Payments Innovation

How Outdoorsy Is Balancing Buyer, Seller Payments In The RV World

Sharing platforms in the $50 billion RV market are just the latest example of a sharing economy marketplace trying to grapple with fraudulent listings while keeping the consumer trust. In the latest Payments And The Platform Economy Playbook, Colin Gardiner, chief revenue officer of RV marketplace Outdoorsy, discusses how artificial intelligence (AI) is helping it keep ahead, by investing in trust as it expands its presence in a sharing economy with increasing regulation.

Players in the sharing economy must contend with an increasingly complex online payments ecosystem as they move into new regions and attract participants to their platforms.

They must also take a more balanced approach to growth, sidestepping the payments innovation mistakes that established players have already made, according to Colin Gardiner, chief revenue officer for shared RV marketplace Outdoorsy.

“We have had the luxury of seeing other people make mistakes, which is critical to not making them,” Gardiner said. “I view [Outdoorsy] as the sharing economy 2.0. Realistically, we went with a technology- and quality- and trust-first solution … and really [Outdoorsy] is more of a fully managed marketplace rather than a listing site where you can get connected with people.”

Outdoorsy is a P2P marketplace for RV rentals that works similarly to Airbnb but with a “movable product base,” according to Gardiner. The company aims to sidestep some of the land mines that members of the original sharing economy have unwittingly planted by modifying its approach to buyer and seller payments and its international expansion strategies, which both emphasize trust before growth.

Fraud, Payment Regulations Are Affecting Seamless Payments

Outdoorsy users looking to rent their RVs list them on the online platform for local renters to book. Renters pay upon booking trips, and owners receive their payments once trips have begun. Outdoorsy works to ensure its customers are comfortable with this process, knowing it must make its users not only more familiar with using the platform but more trusting.

This requires payment innovation that matches both owners’ and renters’ market-specific needs. Platforms need to keep an eye on evolving security and payment regulations in each new region to foster these developments, which is a bit different from other sharing economy entities’ approaches, Gardiner explained.

“It is great that we started after [companies] like Uber and Airbnb [because watching] all of these other big movers [means] we got to see what not to stumble on,” he said. “There are a few core pillars from our business in that [respect]: One is that we respect regulatory constraints, and we try to work with them instead of against them. … For us, that is a really big part of our business — working with regulators and entities like insurance [providers] to make mutually beneficial progress, rather than [building] an adversarial relationship.”

Outdoorsy is available in the U.S. and several European countries, including France, Germany, Italy, Spain and the United Kingdom. International consumers’ payment preferences are relatively similar, but local regulations are not. The company supports automated clearing house (ACH) payments as well as major credit and debit cards for renters, and it provides direct ACH payouts for owners with only minor tweaks depending on the market. Outdoorsy contends with different regulations for European customers, such as the revised Payment Services Directive (PSD2) and strong customer authentication (SCA), which can burden marketplaces’ abilities to entice customers and limit their payments approaches.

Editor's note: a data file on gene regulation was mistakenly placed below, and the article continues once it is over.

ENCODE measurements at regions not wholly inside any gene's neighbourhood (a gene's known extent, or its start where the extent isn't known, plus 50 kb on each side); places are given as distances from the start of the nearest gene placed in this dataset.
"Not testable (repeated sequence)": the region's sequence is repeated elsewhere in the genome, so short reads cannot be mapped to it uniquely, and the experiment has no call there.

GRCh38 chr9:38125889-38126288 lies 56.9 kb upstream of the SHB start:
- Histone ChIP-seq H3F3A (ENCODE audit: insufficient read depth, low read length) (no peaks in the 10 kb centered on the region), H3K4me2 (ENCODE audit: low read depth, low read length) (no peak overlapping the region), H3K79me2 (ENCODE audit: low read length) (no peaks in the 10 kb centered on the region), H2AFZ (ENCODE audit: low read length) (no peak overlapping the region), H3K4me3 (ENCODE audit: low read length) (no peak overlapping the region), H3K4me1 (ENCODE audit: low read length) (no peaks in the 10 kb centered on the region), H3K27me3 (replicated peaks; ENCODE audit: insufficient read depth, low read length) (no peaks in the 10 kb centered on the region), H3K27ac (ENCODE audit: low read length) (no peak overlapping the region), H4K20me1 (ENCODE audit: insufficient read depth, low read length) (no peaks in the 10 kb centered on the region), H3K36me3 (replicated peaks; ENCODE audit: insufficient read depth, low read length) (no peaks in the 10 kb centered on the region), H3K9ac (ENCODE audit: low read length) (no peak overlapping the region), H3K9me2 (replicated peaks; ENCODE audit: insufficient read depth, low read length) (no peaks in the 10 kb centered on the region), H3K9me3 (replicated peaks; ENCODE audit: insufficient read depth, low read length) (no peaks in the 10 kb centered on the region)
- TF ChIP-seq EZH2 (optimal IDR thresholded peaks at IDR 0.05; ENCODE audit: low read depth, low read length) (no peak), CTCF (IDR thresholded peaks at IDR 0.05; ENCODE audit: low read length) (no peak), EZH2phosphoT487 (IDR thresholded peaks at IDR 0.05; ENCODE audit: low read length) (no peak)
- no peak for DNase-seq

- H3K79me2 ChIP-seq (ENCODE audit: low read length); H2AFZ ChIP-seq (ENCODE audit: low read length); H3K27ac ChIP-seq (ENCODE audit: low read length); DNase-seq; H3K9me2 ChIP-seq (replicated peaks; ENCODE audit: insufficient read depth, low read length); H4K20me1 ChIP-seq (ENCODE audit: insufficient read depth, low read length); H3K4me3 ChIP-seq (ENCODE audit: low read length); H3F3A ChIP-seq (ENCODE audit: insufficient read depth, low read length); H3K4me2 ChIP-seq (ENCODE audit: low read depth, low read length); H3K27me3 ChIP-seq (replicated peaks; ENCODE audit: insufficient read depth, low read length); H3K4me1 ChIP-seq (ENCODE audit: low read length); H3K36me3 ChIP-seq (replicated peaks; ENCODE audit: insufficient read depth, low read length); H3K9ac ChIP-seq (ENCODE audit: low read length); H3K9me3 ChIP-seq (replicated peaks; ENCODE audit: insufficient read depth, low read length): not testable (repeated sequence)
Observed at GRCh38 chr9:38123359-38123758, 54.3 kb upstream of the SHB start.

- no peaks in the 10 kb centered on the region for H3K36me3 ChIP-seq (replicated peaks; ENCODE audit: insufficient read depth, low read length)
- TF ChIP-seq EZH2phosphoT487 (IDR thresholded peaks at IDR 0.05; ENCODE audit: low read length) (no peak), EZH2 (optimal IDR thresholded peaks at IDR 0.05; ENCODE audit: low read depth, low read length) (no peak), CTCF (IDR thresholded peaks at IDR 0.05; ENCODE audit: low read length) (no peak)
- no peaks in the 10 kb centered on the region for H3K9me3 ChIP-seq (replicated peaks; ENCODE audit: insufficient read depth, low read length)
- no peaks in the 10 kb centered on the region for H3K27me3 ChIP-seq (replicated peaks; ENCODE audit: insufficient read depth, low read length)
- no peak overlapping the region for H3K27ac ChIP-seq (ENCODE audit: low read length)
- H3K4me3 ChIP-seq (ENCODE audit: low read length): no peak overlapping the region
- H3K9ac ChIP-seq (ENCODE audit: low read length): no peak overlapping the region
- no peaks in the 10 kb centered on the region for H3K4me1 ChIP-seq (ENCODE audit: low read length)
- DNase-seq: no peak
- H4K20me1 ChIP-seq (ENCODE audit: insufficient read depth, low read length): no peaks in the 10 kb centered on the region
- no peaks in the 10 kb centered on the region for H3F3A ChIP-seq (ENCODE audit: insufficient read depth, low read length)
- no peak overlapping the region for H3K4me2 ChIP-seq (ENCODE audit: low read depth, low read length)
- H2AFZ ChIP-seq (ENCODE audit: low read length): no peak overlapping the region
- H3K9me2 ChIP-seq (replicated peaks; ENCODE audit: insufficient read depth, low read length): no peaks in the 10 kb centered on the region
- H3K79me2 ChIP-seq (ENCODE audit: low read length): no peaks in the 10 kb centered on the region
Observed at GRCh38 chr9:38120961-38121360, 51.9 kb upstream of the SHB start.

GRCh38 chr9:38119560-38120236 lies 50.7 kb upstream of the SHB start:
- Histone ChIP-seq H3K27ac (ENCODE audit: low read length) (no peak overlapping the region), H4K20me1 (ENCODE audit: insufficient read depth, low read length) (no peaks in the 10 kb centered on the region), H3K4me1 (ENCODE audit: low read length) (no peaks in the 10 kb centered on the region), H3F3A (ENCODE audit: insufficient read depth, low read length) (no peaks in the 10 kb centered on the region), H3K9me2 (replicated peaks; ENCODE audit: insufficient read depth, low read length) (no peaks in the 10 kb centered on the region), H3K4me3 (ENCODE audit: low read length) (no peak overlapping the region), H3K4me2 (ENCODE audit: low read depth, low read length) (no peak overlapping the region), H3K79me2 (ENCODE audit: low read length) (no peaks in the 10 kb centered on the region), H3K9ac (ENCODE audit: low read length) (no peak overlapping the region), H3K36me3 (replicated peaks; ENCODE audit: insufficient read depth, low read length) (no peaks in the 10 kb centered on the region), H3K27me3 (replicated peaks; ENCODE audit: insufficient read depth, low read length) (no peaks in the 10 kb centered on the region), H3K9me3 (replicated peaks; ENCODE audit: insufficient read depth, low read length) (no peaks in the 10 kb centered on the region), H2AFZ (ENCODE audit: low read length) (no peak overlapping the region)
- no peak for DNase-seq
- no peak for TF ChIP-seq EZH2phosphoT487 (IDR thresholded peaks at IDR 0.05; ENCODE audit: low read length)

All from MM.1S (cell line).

Changing regulations’ impact on sharing economy payments cannot be taken lightly, especially as rising fraud levels concern customers about their online data. Fraudsters have found ways to circumvent onboarding verification and other tools designed to keep them off online platforms, frustrating buyers, sellers and marketplaces alike.

“I think the general perception of the sharing economy right now is that things aren’t verified against fraud,” Gardiner said. “Think of [Airbnb’s] most recent [false listing] troubles [and other related scams]. Identity verification and having really reliable inventory on the platform that is real and verified is just now table stakes, and that is what we have [focused] on since the beginning.”

Marketplaces must design their platforms and payment innovations to retain user trust, Gardiner noted. Outdoorsy is relying on artificial intelligence (AI) and machine learning (ML) to keep track of fraud on its platform. Its AI-driven software will analyze factors like shopping behaviors and account creation to isolate fraud.

Payments Are Critical to Consumer Trust

Keeping payments seamless is one way for marketplaces to retain consumer trust, as the process is foundational to customers’ experiences. Buyers and sellers expect both speed and security with payments, and not offering both factors is one of the top reasons that customers report leaving a marketplace. Gardiner reiterated that trust is critical and comes from matching both sides’ expectations.

“From the beginning, we have always invested in trust,” he said. “For us it was really about … having a platform that was really trusted and really had a one-on-one relationship with people, [saying], ‘This is [the right] person, and we have verified that [he is] real, and [he is] not going to ruin your vehicle.’”

The sharing economy 2.0 must sidestep problems the original sharing economy did not predict, including that of tying regulatory compliance and fraud protection to payments innovation. Identity verification, fraud protection and regulator collaboration are all critical toward maintaining the seamless payments that buyers and sellers now consider routine.



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